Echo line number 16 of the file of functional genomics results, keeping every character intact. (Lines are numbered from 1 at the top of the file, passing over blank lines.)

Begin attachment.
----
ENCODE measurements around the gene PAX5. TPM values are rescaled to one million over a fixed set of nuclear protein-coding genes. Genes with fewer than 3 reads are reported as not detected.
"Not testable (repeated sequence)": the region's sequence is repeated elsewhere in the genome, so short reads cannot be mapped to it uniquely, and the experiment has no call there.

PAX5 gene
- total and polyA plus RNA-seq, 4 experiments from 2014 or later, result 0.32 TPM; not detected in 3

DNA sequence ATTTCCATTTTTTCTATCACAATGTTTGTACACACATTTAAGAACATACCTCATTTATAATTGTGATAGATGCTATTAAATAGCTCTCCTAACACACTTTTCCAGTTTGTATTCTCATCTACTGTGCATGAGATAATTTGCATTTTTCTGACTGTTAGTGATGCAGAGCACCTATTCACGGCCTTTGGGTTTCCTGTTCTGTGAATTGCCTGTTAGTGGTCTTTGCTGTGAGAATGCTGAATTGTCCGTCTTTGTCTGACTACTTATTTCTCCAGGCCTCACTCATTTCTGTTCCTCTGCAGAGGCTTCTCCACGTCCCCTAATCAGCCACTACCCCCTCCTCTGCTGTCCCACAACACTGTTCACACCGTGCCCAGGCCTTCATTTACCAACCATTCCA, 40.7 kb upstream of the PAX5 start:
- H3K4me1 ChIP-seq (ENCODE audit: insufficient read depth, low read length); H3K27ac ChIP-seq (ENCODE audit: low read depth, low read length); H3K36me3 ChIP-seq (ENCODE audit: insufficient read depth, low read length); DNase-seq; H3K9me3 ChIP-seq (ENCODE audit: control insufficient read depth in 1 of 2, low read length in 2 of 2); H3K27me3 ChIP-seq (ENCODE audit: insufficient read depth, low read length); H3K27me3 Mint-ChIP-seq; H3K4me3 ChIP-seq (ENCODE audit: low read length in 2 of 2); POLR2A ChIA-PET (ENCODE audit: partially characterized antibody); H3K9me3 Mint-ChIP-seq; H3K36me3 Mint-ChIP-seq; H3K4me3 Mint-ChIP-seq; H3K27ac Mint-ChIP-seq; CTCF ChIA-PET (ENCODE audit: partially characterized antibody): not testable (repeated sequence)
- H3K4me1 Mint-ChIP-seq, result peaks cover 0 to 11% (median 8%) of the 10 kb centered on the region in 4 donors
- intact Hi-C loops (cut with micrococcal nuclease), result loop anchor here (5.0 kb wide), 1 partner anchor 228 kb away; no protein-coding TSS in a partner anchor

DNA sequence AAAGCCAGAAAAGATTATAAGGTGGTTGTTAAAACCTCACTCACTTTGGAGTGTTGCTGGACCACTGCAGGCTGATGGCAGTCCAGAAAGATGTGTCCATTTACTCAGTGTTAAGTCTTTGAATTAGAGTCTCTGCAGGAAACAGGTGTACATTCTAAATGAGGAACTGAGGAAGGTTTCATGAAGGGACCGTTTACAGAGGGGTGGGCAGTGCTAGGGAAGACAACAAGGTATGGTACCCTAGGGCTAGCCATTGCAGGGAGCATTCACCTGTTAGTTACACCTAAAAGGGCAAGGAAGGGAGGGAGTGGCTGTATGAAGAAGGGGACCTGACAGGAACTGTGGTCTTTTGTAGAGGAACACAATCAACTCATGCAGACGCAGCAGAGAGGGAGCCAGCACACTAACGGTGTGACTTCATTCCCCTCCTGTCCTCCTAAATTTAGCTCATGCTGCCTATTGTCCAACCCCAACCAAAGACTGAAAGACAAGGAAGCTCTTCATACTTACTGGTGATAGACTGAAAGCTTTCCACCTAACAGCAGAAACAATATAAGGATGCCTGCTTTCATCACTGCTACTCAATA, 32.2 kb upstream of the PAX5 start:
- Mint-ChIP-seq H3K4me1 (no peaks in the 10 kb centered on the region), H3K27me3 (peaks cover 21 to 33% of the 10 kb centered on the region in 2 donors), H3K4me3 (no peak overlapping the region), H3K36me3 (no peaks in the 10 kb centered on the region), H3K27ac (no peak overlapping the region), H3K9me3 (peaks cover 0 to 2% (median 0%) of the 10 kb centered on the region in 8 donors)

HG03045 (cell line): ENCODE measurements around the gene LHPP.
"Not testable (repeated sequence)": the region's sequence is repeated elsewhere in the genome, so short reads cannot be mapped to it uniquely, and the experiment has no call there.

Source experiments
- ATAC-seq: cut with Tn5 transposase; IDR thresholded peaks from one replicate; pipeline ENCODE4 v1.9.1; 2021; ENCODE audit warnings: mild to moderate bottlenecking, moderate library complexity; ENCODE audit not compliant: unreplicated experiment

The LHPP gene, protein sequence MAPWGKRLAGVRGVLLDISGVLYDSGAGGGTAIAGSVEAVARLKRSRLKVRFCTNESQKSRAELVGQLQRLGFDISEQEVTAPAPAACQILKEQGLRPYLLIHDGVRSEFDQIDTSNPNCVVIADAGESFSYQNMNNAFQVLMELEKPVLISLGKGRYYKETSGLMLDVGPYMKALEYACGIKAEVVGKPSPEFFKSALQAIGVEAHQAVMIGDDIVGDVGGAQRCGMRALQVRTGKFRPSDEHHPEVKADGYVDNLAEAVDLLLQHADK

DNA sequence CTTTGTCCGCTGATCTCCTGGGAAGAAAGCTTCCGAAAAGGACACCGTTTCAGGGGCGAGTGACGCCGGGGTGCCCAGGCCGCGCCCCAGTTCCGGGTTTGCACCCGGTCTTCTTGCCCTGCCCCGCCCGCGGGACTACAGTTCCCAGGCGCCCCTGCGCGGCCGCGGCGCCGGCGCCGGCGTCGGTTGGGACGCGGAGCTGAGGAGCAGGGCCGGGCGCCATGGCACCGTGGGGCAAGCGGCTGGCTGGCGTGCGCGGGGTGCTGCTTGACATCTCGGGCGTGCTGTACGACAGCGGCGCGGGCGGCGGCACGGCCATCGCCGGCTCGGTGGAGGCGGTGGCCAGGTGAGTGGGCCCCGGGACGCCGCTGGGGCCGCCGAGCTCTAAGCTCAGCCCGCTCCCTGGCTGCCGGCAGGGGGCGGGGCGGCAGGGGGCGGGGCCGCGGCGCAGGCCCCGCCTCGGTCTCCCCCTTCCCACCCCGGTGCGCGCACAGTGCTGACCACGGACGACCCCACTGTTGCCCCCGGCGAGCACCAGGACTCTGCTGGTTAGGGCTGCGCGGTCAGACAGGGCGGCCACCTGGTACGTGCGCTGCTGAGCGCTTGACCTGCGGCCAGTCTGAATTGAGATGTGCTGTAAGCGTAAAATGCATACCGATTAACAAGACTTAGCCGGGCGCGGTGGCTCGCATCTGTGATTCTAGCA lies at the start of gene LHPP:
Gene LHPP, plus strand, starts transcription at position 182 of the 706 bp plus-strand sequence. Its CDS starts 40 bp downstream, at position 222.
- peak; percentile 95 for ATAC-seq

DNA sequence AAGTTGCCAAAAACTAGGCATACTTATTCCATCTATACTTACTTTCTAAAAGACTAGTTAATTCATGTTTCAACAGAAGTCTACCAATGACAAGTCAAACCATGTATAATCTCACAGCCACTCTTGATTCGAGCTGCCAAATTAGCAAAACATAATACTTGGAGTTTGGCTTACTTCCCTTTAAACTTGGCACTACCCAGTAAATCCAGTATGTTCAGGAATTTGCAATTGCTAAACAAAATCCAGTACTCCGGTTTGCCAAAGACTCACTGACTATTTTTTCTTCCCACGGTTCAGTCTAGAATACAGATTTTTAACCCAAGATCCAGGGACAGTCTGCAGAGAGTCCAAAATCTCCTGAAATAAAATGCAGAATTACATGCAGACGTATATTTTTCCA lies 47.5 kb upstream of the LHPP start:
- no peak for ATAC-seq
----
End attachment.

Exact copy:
DNA sequence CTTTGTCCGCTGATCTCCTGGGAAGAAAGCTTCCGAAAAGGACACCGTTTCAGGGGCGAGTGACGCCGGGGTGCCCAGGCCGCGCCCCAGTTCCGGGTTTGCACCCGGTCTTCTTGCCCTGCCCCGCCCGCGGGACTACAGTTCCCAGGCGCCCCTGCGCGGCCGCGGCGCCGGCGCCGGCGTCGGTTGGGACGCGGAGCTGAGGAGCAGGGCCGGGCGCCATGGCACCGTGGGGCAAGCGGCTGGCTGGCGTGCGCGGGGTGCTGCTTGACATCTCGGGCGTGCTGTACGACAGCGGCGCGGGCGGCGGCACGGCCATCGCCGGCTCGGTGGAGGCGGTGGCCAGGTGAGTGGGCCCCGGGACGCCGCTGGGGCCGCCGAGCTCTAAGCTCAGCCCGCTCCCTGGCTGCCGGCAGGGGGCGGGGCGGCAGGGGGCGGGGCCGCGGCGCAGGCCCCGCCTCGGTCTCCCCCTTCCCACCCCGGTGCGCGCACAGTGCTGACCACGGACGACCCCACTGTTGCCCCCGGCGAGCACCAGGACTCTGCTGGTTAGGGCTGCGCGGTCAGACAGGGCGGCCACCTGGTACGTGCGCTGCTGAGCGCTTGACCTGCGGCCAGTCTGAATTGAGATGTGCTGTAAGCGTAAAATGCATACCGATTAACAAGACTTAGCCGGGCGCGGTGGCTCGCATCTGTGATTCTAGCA lies at the start of gene LHPP: